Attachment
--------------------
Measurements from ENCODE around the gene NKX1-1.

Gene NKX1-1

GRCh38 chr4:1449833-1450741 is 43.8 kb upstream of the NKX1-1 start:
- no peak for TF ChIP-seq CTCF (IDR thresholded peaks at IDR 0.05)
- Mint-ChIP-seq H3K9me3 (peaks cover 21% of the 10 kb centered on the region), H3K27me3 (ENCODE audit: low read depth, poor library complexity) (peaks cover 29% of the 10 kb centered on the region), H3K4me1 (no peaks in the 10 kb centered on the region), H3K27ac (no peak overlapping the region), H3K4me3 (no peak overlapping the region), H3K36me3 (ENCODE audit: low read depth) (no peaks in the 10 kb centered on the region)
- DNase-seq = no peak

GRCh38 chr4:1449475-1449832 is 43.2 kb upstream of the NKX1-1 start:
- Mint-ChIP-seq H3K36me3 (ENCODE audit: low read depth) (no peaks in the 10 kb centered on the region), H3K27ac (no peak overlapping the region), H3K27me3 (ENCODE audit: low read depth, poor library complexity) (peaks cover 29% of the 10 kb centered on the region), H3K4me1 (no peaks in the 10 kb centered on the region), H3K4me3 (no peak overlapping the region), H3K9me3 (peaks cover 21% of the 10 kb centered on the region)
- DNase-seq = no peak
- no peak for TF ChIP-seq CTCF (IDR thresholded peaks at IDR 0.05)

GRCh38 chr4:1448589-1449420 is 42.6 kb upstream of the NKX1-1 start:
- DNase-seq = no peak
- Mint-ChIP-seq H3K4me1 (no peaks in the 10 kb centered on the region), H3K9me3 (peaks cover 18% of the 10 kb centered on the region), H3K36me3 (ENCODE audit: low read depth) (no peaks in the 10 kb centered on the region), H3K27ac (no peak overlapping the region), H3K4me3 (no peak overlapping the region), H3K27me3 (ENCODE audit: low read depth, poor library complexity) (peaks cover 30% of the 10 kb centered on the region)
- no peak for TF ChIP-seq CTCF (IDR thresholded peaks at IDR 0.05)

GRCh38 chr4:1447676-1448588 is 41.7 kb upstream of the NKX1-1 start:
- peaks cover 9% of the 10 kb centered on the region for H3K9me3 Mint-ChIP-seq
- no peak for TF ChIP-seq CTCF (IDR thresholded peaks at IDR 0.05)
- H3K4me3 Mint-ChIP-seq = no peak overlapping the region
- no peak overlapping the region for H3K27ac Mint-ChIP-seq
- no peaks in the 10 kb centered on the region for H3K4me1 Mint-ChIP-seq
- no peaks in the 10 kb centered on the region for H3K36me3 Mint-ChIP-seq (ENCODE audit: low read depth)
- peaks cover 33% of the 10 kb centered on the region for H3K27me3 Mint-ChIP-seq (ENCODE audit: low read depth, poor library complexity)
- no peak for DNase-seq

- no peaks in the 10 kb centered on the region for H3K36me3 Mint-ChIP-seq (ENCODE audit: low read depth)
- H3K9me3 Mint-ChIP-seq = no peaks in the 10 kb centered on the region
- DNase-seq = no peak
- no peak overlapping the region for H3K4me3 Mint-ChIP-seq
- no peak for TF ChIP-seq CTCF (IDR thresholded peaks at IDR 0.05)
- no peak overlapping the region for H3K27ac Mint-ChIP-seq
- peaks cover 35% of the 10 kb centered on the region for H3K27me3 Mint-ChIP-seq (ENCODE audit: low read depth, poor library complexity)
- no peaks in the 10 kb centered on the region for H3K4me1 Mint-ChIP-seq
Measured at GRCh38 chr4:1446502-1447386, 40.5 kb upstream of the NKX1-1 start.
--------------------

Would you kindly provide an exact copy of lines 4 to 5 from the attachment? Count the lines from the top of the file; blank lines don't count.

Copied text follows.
- no peak for TF ChIP-seq CTCF (IDR thresholded peaks at IDR 0.05)
- Mint-ChIP-seq H3K9me3 (peaks cover 21% of the 10 kb centered on the region), H3K27me3 (ENCODE audit: low read depth, poor library complexity) (peaks cover 29% of the 10 kb centered on the region), H3K4me1 (no peaks in the 10 kb centered on the region), H3K27ac (no peak overlapping the region), H3K4me3 (no peak overlapping the region), H3K36me3 (ENCODE audit: low read depth) (no peaks in the 10 kb centered on the region)